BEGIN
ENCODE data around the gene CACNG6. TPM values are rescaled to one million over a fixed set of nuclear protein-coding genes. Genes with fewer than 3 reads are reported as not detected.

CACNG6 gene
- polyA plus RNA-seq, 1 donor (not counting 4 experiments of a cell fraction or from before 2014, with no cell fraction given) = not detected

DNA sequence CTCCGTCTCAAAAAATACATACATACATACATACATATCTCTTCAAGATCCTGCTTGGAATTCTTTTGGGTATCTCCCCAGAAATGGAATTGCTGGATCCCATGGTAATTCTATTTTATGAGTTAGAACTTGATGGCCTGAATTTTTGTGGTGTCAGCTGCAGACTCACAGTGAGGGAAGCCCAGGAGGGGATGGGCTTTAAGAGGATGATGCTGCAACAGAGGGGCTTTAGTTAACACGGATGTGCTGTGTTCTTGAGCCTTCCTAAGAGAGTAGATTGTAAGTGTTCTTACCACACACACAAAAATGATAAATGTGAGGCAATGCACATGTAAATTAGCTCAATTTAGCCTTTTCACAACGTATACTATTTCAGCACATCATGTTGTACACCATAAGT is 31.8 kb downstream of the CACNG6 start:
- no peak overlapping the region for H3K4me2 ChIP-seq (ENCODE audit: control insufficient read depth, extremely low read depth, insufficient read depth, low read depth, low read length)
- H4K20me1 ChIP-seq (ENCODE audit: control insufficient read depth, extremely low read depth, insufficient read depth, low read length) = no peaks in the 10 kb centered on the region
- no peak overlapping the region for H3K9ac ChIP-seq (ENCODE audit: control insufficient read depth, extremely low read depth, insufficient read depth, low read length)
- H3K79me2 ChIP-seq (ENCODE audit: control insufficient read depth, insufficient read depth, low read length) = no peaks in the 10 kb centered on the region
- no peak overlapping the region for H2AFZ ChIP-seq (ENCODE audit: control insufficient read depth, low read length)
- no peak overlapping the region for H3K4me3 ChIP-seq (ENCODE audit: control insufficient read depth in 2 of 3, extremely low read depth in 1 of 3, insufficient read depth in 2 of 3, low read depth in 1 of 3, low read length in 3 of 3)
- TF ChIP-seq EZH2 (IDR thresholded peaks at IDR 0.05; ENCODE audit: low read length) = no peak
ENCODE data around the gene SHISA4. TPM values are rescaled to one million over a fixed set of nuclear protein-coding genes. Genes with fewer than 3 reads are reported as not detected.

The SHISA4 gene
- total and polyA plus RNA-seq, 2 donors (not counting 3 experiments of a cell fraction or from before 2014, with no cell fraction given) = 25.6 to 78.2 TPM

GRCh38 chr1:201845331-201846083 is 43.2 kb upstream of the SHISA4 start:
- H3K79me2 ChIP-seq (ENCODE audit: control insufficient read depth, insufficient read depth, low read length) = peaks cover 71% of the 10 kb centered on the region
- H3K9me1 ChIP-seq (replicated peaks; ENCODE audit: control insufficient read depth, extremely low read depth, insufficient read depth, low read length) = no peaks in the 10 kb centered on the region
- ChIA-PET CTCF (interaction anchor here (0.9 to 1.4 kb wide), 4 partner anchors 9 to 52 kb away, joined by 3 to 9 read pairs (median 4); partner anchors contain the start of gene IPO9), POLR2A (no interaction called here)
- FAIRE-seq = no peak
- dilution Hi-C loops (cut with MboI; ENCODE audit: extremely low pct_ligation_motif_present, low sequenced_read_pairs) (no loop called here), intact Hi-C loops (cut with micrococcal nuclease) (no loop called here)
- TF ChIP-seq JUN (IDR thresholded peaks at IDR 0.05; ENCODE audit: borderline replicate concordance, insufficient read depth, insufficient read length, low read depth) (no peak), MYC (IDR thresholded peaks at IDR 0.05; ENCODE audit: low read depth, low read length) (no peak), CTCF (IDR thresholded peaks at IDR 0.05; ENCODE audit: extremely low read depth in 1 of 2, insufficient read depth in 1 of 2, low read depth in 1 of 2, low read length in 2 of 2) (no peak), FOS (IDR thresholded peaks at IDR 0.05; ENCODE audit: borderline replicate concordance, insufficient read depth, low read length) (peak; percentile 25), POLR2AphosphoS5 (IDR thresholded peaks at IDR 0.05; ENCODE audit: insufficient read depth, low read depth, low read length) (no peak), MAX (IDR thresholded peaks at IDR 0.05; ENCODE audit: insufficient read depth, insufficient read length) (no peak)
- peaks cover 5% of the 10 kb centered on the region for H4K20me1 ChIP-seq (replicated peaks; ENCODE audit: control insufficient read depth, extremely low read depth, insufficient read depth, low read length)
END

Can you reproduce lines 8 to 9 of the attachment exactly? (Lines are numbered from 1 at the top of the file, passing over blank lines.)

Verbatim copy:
- H3K79me2 ChIP-seq (ENCODE audit: control insufficient read depth, insufficient read depth, low read length) = no peaks in the 10 kb centered on the region
- no peak overlapping the region for H2AFZ ChIP-seq (ENCODE audit: control insufficient read depth, low read length)